A Used Tire Compost Bin

There’s so many damn used tires littering the sidewalks of this grungy town, Los Angeles should incorporate them into the city seal. Thankfully tires make a fine raw material for building projects and Homegrown Evolution has been experimenting with their many uses over the past year. This week we built a compost bin. Step one is to cut out the sidewalls. You might be able to do this with a sharp knife, but it’s much easier with an...

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Moringa!

..., being a significant source of beta-carotene, Vitamin C, protein, iron and potassium. The leaves are cooked and used as spinach. In addition to being used fresh as a substitute for spinach, its leaves are commonly dried and crushed into a powder, and used in soups and sauces. The seeds may be crushed and used as a flocculant to purify water. The Moringa seeds yield 38–40% edible oil (called Ben oil, from the high concentration of behenic acid co...

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A Homegrown Revolution manifesto by way of a short (true) story.

...Fitness is part of the urban homesteading thing So on our daily bike ride to the downtown YMCA we spotted four tires laying by the side of the road. 2. Try to grow as much food as you can Tires are a great way to grow potatoes–we’ll explain this when we try it ourselves. Meanwhile you can read about doing this, as well as many other uses for old tires in the informative archives of Backwoods Home Magazine. 3. Cargo bikes rule Late...

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A Used Tire Hose Caddy

Here’s a cheap and easy way, using one of our favorite junk building materials–used tires, to keep that hose from trippin’ you up in the back yard. Cut out the sidewall of one side of a tire using a sabre saw. You could use a sharp knife, but electricity makes this task a lot easier. You’ll end up with the half cut out tire you see above. But your work is not yet complete. Drill a bunch of drainage holes in the bottom of...

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My Sooper Seekrit Compost Pile

...decision. The green bin is the dedicated wheelie bin given us by the city to collect green waste. We use it only for green waste we can’t compost, partially because we need as much compost as we can make, and partially because I hear the city often uses the green bin material as landfill covering. I just couldn’t put it in the green bin, so I went out in the back yard, collected a couple of the old tires rolling around back there (we&...

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Remember to Label Those Jars!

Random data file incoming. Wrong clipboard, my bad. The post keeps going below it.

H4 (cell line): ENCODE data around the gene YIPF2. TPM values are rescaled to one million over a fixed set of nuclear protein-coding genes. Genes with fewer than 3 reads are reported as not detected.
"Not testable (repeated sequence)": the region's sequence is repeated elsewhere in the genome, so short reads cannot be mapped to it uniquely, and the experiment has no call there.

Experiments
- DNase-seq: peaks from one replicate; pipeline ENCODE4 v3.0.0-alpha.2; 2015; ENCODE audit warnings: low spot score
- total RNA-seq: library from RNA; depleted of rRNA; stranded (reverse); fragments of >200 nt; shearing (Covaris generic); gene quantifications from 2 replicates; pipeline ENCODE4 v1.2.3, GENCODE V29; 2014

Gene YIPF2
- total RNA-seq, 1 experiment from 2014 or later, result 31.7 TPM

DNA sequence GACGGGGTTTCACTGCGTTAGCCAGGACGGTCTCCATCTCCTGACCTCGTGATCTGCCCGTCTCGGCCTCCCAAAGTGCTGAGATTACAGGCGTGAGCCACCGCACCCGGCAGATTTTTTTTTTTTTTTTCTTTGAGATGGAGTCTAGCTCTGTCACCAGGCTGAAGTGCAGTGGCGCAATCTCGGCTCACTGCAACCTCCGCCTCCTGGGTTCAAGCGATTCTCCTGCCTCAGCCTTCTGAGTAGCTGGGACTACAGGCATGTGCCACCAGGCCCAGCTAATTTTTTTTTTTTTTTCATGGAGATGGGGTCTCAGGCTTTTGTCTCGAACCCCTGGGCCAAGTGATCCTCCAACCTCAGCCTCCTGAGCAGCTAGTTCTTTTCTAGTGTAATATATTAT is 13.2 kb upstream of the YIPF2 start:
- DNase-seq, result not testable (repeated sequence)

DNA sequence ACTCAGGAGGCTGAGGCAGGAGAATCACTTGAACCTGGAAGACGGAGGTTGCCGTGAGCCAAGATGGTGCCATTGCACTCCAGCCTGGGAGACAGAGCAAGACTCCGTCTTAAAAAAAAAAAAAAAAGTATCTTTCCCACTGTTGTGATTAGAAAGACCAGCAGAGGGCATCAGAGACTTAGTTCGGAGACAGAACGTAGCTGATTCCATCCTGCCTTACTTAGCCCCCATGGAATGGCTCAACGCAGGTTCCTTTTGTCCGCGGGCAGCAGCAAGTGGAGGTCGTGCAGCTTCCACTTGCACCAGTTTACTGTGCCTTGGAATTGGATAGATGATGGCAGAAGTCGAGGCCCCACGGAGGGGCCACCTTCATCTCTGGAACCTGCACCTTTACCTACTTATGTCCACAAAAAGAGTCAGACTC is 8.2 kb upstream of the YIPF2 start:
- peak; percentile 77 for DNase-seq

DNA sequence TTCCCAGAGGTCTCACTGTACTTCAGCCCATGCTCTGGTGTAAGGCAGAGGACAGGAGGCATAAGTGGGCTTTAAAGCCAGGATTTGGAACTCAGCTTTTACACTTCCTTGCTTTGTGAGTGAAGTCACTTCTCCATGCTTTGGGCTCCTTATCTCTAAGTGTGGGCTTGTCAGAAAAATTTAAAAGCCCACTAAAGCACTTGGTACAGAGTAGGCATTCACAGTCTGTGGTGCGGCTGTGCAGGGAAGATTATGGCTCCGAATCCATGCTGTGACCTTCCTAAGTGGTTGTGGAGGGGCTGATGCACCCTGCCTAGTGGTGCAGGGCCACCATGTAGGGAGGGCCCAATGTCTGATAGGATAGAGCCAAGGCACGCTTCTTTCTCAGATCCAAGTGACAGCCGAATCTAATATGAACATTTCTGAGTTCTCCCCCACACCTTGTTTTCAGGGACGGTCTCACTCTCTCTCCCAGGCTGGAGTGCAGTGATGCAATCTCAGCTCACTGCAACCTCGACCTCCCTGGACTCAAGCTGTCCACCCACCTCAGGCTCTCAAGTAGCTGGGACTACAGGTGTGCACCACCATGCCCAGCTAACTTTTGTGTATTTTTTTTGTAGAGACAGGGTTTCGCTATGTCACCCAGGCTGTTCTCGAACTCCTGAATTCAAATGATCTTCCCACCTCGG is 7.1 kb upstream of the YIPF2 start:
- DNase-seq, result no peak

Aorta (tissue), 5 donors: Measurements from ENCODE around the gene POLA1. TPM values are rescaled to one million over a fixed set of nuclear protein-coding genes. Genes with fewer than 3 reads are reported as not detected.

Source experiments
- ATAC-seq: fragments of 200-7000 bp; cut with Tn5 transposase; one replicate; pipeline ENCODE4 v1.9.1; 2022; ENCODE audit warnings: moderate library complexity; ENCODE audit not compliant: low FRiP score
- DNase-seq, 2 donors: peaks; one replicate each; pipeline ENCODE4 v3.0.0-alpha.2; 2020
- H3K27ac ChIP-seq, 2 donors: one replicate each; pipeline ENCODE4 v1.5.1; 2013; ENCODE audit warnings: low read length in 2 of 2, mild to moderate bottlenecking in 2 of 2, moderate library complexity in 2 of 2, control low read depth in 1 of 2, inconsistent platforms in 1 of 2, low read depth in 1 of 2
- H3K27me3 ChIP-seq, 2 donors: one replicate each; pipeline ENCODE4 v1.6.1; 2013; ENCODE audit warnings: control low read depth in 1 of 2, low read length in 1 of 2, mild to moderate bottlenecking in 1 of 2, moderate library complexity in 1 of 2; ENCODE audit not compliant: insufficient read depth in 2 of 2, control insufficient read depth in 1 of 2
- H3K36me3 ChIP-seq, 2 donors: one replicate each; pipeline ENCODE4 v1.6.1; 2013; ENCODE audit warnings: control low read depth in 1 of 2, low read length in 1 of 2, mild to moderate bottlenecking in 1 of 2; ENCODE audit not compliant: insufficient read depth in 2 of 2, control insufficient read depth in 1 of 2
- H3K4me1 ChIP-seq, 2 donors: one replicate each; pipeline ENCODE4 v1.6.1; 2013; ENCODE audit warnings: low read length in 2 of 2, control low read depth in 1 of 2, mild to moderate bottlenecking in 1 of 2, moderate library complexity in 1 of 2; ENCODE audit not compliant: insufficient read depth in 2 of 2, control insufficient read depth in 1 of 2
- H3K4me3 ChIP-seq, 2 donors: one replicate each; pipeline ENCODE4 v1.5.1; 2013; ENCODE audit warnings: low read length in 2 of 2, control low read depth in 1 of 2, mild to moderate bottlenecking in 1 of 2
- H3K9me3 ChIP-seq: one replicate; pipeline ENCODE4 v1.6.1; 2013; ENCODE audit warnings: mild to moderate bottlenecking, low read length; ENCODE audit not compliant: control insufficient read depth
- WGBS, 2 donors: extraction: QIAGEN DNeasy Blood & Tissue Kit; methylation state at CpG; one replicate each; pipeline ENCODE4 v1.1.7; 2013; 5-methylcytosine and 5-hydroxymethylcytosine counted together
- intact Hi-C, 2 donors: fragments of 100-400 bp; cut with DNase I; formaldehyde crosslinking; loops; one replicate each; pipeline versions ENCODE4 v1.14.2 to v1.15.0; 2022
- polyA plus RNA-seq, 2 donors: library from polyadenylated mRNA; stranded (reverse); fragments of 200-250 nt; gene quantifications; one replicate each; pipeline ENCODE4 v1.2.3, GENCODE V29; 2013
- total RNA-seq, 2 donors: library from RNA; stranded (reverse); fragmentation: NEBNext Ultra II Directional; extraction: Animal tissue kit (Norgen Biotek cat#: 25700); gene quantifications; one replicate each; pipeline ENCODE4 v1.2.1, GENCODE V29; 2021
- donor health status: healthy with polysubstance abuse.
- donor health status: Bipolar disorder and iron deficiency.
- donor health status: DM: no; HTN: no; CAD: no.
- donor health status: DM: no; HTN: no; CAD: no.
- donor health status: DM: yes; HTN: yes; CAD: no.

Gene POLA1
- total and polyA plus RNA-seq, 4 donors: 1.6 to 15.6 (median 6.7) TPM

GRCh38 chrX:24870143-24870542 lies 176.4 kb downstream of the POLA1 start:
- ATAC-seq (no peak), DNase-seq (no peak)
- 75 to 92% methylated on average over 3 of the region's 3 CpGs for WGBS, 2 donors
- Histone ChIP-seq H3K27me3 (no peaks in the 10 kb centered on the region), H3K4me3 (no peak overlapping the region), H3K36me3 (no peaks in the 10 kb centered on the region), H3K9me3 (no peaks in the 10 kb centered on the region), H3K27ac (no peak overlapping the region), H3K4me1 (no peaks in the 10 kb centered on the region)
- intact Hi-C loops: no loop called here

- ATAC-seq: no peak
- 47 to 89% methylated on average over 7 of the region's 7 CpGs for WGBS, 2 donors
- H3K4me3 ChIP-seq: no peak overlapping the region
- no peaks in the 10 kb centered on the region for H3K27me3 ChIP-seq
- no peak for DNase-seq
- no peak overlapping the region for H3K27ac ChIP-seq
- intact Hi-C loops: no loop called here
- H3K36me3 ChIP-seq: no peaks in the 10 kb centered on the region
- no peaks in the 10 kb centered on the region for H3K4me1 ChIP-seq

...ult of some late night canning frenzy two years ago. At the time I probably thought to myself, “I’ll label them in the morning.” Not only should the jars be labeled, but it would also have been nice to have some notes on the recipe I used and where the fruit was sourced from. To this end I’ve started a preservation diary in a useful program called Evernote. Perhaps I should get a tattoo on my forearm that says, “Lab...

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Growing Potatoes in Tires

...ted us with some beautiful seed potatoes which we just planted. As we did last year, we’re growing them in used tires filled with compost (see our surprise potato harvest in a post from last September). As the plant grows you add another tire to the stack, causing the growth of more potatoes. An alternate method, suggested by Homegrown Revolution reader Chris, is to dig trenches and mound up earth around the base of the potato plant as it g...

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Looking for the Union Label

We’ve got a bad case of Ohrwurm, a German expression translated as “earworm” and used to describe a song stuck in your head. Our earworm came after a search for union made socks and underwear on the internets recalled a highly catchy ad jingle from the roller disco era, “Look for the Union Label” (youngsters can watch it on youtube here). We looked for the union label and we were surprised to find it via a company c...

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Water Conservation

...r than the first generation. A low-flush toilet uses less than 1.6 gallons of water compared to 3.5 to 5 gallons for an old toilet, which many municipalities will give you a substantial rebate for getting rid of. If you live in an apartment or don’t have the energy to dump the old crapper, it’s possible to fill a plastic water bottle with stones and put it in the tank to displace and thereby reduce the amount of water used to flush. D...

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Organic Gardening Magazine Tests Seven Different Potato Growing Methods

Doug Hall, writing for Organic Gardening magazine, did a test of seven different potato growing methods: hilled rows, straw mulch, raised beds, grow bags, garbage bags, wood boxes and wire cylinders. His conclusion? Raised beds worked the best giving the highest yield. Some of the other methods worked well too, though I wonder about black materials, such as grow bags, in our hot climate. The last time we grew potatoes we used a stack of tires....

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